Our regenerative agriculture journey started with a passion for soil health. Healthy soil is the foundation we use to deliver nutrient dense healthy spuds to our customers and ultimately the population.
At Perry Family Farm in Chin, Alta. we’re trying to balance our soils to make them as healthy as possible which in turn helps our crops to be healthy. My brother Chris and I, along with our whole family, have focused on soil biology. We realized the habitat that the soil biology builds is what creates healthy soils. The symbiotic relationships between the plants and the soil biology are what helps up maximise the genetic potential of our potato plants.
There are three practices we use to do this, as we know anything we do to the soil affects its biology. Fertilizer can throw of the balance as the plant doesn’t engage with the soil biology to mine nutrients when it has readily available fertilizer. If the plant hasn’t formed symbiotic relations with the soil’s biology, it then becomes less resilient. Next, we try to use as minimal tillage as possible. Tillage is hard on the soil biology’s habitat. The habitat is the organic matter that holds nutrients and water creating pores throughout the soil. The last practice we use is reducing our reliance on pesticides which harm soil diversity and life. We only use them as needed and only using environmentally friendly pesticides. By using these three practices it provides us with the least harmful path to protect our soil biology and health.
To protect and build our soil we’ve been practicing cover cropping for the past 15 years. Ahead of our potatoes we’ll plant a cover crop mix, if we’re early enough we plant a warm season mix, and if it’s later in the fall we’ll plant a cold season mix. Our warm season mix includes black oats, buckwheat, oilseed radish and Japanese pearl millet — all of these help reduce our nematode numbers. Our cold season mix has winter cereals, fababeans and oats in it, these species acidify the soil freeing up and cycling nutrients such as manganese, potassium and phosphorus, through to our spuds. We only use around 15 lbs of winter cereals and about 40 lbs total for cereals in our mixes, this is so they don’t become a plugging problem with spring planting.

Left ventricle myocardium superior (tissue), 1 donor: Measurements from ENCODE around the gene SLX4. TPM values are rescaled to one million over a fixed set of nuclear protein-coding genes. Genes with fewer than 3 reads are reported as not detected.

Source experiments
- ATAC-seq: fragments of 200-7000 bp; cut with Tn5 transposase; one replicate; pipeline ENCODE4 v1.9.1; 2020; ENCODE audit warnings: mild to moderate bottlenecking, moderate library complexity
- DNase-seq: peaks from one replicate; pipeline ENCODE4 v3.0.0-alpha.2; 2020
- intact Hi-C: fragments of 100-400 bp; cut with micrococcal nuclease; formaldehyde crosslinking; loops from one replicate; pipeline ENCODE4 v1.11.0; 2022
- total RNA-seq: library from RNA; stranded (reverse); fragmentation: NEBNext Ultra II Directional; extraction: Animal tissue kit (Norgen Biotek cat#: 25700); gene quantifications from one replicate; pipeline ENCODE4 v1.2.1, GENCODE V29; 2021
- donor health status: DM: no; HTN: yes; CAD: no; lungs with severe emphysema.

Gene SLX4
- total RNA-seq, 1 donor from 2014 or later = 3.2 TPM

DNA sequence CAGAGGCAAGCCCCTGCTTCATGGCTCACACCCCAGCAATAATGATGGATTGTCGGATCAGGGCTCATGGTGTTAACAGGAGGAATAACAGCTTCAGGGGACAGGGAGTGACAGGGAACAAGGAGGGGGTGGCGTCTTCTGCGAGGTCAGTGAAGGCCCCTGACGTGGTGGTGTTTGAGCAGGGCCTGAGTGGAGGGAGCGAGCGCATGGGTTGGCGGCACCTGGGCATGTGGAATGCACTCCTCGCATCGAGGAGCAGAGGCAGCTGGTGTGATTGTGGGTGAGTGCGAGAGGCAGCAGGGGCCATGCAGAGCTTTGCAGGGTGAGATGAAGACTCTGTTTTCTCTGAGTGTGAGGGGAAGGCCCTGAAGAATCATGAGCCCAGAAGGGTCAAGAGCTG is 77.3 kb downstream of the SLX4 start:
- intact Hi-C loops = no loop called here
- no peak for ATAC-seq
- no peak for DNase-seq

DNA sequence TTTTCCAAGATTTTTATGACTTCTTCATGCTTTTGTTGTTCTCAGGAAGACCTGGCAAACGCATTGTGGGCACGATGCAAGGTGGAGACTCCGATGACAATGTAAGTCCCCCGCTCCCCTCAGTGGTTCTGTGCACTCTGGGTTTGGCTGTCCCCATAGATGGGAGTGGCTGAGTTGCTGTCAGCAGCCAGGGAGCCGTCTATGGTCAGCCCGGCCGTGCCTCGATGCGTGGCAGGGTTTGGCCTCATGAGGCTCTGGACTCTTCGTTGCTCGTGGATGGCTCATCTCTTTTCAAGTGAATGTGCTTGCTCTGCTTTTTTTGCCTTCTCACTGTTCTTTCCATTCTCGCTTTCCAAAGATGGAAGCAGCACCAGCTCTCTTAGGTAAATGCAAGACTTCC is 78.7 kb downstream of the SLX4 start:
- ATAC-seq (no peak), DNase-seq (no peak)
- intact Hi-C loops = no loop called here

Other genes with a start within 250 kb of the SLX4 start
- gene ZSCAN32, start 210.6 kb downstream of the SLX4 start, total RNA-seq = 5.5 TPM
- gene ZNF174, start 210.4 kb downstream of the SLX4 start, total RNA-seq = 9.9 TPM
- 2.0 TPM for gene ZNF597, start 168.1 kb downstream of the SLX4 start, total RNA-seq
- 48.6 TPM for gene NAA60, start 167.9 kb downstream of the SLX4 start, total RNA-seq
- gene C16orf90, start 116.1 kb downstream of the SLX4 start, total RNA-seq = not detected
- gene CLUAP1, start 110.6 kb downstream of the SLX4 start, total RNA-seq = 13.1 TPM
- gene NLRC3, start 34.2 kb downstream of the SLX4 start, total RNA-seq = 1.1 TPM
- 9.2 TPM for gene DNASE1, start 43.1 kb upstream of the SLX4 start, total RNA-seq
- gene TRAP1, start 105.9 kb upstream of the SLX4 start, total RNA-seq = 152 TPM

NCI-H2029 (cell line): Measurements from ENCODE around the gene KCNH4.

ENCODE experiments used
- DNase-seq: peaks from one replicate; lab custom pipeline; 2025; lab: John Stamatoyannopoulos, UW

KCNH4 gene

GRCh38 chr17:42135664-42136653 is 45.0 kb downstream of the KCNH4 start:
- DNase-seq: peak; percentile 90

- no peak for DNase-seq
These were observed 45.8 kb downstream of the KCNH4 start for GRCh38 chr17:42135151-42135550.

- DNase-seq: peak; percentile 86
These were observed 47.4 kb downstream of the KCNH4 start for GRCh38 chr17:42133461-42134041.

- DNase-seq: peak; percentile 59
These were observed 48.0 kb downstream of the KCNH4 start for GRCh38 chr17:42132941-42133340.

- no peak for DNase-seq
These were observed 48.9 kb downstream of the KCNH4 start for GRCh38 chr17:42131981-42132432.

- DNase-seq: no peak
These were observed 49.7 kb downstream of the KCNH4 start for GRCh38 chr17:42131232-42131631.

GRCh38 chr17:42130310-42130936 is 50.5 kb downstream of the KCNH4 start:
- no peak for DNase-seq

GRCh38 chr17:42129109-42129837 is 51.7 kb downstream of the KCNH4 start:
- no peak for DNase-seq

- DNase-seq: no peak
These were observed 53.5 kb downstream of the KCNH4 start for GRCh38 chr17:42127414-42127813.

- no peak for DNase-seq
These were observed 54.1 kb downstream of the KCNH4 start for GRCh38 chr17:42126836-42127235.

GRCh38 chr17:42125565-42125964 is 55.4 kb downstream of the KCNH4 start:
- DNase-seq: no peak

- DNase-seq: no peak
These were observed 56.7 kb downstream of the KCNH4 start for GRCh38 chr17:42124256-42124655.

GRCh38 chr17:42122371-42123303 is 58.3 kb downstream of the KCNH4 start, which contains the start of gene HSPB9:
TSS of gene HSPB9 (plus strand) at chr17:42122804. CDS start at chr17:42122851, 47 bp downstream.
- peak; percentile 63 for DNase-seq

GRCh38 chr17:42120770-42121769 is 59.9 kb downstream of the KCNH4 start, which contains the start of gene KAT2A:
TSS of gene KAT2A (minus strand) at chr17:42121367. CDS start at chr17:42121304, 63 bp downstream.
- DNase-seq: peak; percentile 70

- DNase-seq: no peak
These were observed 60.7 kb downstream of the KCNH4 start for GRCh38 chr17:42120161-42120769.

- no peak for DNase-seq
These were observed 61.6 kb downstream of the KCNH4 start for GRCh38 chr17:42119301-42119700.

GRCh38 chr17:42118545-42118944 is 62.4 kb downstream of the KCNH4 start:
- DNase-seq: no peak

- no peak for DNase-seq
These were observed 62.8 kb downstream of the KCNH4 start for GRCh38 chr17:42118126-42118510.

In 2014 we added a biogas digester to our farm, at the time there was a provincial government program which helped fund the purchase. We were tired of putting our culled potatoes back out on the land. The potatoes that we graded out, which usually had rot or green, were put right back on our fields — so we were reinoculating our soils with those potato diseases.
We take the farm organic and manure waste, such as the cull potatoes, and instead of putting them out on the land as is we run them through the digester. The digester’s anaerobic bacteria create methane gas reducing greenhouse emissions. This leaves the nutrients in the manure which we then spread on our land. The digester produces electricity which is used power our farmyard including all our potato storages. The extra electricity is sold back to the provincial electrical grid.
It’s not easy though, and we’ve struggled in the past to have enough feedstock to fill it. Last year we sold two thirds of our share in the digester to EverGen. We still own a third of it and all our cull potatoes still go into it, we just don’t have to deal with the stress of keeping it running daily.
The digester isn’t the only digestate we use. Last year we started trading land with a feedlot owner. He grazed his cows on our fall cover crops. Through attending seminars on soil health, we learned the fastest way to build soil health is to have animals on the land. If the cattle mob graze it, you get the fastest organic matter increase on your land. We’re looking forward to seeing the results of the cattle grazing this growing season.
Our soil health passion is an ongoing endeavour. We’re always testing out new practices. This year we’re looking forward to using a Rainmaker Irrigation system, which oxygenates irrigation water to make it similar to natural rainfall. We’re working with Lethbridge College and the Potato Growers of Alberta on this, they’ll be doing soil tests. We look forward to seeing if this helps our soil by getting more air into it, breaking up calcium and magnesium carbonates to make them more available for spuds.